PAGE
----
SVN is a centralized system, so you have one central repository. The first step is to create the repository
that your code will sit in. This will either be on your local network, a remote server, or third-party service
that offers repository hosting. This is, however, still classified as a remote repository, it just happens to be
hosted on a server you don’t fully control. Once your repository is created, you then do a “checkout” of the
code to a folder on your local machine. This is a copy of the remote code, which you can make changes to
as need be, without affecting the code in the repository.
Having one main repository allows for multiple people to take a copy of the same code base and
collaborate on the same code project. Now that there is a local version of the repository on your machine,
you can make any needed changes to it, including adding new files. Any number of files can be added to
the repository by using a number of methods, but until those changes are pushed to the main repository
they are only available to you. Once you have made any needed changes to the code or added any new
files, you would then “commit” the code to the repository. When you commit any files, whether they are
existing or new, you get the option to add a message. These can come in very, very useful when you
come to revert a file and wonder why it was committed in the first place. There is always the option to use
a message with no meaning or relevance at all, such as on http://whatthecommit.com; however, that
doesn’t help at all. Having useful commit messages is an asset to anybody using version control, and
getting into the habit of using them should be learned as early as possible. Once your message has been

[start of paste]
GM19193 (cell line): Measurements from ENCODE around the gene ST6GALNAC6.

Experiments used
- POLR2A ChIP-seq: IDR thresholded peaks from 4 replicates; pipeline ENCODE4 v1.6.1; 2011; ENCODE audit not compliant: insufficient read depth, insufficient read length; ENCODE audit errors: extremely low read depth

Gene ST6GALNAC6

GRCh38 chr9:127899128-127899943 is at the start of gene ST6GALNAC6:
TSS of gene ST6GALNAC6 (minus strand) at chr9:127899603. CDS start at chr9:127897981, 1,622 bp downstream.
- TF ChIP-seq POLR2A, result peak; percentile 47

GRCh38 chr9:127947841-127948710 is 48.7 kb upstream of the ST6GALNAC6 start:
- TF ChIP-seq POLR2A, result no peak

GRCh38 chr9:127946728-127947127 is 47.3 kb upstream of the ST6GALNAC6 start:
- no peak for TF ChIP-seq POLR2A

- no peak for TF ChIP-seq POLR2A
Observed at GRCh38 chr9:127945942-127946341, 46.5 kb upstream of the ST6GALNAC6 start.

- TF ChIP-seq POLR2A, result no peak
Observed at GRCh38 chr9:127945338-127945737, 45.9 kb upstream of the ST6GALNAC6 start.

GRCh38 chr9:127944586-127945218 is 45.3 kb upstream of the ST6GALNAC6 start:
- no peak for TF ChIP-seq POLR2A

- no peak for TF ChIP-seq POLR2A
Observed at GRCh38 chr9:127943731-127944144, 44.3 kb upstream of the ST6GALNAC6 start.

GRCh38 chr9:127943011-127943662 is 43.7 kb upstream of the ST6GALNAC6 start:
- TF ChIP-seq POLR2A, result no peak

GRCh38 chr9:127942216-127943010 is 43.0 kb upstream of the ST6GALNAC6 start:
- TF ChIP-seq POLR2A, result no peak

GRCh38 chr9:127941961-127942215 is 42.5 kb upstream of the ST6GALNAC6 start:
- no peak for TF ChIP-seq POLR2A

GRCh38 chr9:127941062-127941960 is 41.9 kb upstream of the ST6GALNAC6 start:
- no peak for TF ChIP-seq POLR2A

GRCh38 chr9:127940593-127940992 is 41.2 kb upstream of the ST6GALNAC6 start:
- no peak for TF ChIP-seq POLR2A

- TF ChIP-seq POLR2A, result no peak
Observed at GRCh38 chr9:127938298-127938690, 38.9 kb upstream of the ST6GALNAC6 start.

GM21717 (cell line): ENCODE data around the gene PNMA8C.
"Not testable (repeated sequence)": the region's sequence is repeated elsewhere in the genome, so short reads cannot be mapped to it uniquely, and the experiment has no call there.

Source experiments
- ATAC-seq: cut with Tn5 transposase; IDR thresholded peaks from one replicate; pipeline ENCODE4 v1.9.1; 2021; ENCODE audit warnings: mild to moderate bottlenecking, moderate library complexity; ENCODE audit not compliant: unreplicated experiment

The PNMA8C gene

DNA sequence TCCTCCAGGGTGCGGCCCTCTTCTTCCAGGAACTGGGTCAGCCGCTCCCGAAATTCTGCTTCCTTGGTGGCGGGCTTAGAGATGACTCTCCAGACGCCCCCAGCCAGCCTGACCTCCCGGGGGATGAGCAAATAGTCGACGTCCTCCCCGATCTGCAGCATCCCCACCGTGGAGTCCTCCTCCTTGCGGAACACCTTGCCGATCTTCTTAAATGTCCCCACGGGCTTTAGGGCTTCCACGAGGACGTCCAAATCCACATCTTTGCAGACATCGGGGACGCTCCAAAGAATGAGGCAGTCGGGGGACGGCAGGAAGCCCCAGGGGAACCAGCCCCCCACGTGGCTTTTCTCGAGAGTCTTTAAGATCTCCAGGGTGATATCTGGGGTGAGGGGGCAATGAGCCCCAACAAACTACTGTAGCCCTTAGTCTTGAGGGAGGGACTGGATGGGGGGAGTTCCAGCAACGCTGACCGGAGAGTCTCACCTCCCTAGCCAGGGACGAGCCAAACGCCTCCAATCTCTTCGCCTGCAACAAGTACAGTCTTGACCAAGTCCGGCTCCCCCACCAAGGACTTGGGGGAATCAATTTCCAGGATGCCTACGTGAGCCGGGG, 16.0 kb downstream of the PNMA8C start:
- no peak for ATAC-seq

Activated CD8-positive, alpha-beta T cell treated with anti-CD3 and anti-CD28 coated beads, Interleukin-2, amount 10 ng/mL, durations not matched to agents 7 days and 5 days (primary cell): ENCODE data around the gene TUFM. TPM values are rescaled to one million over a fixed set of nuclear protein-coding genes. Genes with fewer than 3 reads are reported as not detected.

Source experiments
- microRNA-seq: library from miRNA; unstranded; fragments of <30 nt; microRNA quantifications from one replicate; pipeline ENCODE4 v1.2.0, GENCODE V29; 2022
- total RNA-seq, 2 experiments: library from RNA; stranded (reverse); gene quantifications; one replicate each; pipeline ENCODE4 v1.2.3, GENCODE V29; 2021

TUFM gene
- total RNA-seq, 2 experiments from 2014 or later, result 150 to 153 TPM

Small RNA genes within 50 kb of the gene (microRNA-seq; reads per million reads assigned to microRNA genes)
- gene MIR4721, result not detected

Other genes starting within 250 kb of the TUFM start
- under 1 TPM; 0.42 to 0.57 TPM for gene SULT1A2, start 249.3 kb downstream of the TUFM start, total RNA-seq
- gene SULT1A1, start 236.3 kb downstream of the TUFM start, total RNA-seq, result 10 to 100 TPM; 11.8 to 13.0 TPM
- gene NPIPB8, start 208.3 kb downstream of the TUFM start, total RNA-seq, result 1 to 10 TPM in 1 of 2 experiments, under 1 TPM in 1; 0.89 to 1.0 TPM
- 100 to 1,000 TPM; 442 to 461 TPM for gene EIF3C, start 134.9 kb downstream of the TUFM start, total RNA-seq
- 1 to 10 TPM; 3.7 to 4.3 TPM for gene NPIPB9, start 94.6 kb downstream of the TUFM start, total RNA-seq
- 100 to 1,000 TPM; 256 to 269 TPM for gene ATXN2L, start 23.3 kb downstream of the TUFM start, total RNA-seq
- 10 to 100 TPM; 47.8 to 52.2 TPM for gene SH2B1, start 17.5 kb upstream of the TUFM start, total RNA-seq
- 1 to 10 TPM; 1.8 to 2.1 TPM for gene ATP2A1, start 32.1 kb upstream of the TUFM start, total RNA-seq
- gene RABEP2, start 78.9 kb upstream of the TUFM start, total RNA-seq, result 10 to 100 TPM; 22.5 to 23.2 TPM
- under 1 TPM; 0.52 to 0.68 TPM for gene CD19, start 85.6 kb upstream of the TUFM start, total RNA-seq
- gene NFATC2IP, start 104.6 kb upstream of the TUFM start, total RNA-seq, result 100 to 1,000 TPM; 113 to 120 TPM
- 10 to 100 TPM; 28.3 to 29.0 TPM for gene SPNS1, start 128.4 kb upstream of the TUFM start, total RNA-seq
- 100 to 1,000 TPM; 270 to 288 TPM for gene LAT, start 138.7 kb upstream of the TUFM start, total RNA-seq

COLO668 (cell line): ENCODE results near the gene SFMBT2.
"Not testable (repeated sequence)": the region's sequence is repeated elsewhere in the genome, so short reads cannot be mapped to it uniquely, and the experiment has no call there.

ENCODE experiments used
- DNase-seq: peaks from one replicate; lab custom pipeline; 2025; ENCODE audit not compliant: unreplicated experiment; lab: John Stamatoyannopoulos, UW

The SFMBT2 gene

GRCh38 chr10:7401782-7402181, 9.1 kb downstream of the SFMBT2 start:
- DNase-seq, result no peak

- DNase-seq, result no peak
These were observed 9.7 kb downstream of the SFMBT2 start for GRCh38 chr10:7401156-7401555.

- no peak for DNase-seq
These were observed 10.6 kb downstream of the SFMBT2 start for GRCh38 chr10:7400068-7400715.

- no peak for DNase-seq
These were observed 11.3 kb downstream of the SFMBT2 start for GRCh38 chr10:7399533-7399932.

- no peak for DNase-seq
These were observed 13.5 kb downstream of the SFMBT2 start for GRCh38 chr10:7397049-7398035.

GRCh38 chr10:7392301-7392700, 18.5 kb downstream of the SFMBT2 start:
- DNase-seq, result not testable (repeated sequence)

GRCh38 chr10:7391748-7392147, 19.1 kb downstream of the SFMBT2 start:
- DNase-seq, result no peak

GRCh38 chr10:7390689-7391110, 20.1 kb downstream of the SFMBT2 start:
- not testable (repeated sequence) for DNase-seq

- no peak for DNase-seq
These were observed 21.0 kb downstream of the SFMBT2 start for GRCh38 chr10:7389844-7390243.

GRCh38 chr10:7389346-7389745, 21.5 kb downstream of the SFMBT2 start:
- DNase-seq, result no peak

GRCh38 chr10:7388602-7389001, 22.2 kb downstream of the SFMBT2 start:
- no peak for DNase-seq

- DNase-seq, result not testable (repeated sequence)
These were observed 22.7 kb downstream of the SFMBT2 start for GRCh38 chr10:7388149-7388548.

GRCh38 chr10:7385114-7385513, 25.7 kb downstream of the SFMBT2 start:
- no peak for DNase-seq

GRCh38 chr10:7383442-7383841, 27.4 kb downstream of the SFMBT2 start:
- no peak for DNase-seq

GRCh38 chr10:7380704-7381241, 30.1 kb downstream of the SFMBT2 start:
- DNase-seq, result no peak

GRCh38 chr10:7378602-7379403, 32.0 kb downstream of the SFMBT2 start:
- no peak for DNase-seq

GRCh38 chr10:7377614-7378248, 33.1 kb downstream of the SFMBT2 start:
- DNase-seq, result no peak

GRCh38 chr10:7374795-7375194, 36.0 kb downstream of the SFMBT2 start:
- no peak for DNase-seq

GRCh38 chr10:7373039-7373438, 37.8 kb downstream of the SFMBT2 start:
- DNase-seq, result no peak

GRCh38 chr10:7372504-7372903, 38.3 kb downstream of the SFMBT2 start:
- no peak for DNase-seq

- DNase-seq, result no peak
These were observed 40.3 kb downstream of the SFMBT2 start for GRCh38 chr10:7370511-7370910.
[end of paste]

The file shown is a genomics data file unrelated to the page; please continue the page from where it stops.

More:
added, the code will be merged with the existing code in the repository. If, however, SVN detects that
someone else has made a change to a file you’re about to commit, it will stop it and tell you to update to
the latest version of the code. This, of course, means you check for any changes to the central repository
compared to your local version. If it detects that you need to download new files, or new versions of files, it
will do that for you. If you do add new files and they are successfully committed, from now on, any user
that updates from the repository will get the new files. Although putting it into words can make it seem
complicated, it’s actually quite simple. Have a look at Figure below to see it in a nice visual format.
Of course, that only handles pushing updates and new files. What If something goes wrong and you need
to get back a previous version of a file your working on? Well, you can revert your local version of a file to
the version currently in the repository, or an even older version than the current one.
All of these actions can easily be managed with a SVN GUI on any of the main operating systems. In most
cases updating, committing, and reverting can be done by one or two clicks of a button, which makes it
very simple to use and manage, and also explains why so many designers and low-end developers like it
for its simplicity and ease of use.